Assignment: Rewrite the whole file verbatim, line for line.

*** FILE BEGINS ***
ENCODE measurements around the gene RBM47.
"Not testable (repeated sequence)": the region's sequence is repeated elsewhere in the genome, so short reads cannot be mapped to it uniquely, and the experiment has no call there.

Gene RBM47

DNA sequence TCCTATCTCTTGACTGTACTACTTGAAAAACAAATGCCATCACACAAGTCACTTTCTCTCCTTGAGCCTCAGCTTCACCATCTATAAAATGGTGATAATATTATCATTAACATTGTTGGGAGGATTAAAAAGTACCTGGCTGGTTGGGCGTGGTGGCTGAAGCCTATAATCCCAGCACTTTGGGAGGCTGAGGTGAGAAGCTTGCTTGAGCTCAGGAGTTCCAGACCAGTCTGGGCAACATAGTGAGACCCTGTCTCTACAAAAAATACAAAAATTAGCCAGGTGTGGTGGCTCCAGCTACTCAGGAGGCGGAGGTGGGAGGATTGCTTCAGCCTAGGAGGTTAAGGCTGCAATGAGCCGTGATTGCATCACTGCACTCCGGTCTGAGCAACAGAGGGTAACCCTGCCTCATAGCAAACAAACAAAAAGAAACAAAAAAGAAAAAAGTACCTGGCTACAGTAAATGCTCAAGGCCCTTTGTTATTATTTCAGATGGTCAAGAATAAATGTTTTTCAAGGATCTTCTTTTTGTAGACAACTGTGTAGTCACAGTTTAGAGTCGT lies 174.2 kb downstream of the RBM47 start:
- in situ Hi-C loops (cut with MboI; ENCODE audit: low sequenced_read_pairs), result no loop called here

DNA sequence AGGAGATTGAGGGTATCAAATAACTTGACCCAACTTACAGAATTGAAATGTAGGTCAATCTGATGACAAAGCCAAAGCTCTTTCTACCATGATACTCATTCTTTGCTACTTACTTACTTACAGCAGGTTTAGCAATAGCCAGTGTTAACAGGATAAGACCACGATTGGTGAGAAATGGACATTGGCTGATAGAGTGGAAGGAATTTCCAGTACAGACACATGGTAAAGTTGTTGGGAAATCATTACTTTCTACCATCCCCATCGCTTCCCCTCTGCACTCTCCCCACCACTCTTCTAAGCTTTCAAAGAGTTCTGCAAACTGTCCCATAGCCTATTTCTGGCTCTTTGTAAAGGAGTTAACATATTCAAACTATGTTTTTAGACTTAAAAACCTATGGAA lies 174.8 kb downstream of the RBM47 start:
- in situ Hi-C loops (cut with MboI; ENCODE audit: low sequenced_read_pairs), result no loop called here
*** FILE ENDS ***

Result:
ENCODE measurements around the gene RBM47.
"Not testable (repeated sequence)": the region's sequence is repeated elsewhere in the genome, so short reads cannot be mapped to it uniquely, and the experiment has no call there.

Gene RBM47

DNA sequence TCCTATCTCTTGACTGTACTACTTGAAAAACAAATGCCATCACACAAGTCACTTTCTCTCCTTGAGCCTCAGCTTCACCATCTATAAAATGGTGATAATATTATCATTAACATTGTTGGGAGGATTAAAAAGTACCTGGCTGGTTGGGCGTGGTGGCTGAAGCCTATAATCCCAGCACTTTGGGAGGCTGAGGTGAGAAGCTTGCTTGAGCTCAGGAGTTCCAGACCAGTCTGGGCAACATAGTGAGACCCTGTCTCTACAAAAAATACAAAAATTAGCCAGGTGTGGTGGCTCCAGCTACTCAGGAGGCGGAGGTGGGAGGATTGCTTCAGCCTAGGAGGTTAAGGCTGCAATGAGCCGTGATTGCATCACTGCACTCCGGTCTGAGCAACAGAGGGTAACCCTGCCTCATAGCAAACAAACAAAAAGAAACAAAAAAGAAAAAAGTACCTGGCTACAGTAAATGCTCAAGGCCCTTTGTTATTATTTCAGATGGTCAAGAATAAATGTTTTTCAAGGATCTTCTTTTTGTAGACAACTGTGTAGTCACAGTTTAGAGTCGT lies 174.2 kb downstream of the RBM47 start:
- in situ Hi-C loops (cut with MboI; ENCODE audit: low sequenced_read_pairs), result no loop called here

DNA sequence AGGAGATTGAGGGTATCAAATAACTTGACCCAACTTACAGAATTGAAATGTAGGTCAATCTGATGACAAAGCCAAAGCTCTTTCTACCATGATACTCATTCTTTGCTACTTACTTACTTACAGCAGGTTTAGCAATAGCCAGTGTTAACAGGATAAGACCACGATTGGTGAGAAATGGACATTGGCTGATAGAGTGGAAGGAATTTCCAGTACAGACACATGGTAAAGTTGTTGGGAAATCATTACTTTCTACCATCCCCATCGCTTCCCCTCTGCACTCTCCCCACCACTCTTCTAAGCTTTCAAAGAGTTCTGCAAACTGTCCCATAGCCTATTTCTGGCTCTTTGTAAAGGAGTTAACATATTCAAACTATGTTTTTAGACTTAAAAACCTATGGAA lies 174.8 kb downstream of the RBM47 start:
- in situ Hi-C loops (cut with MboI; ENCODE audit: low sequenced_read_pairs), result no loop called here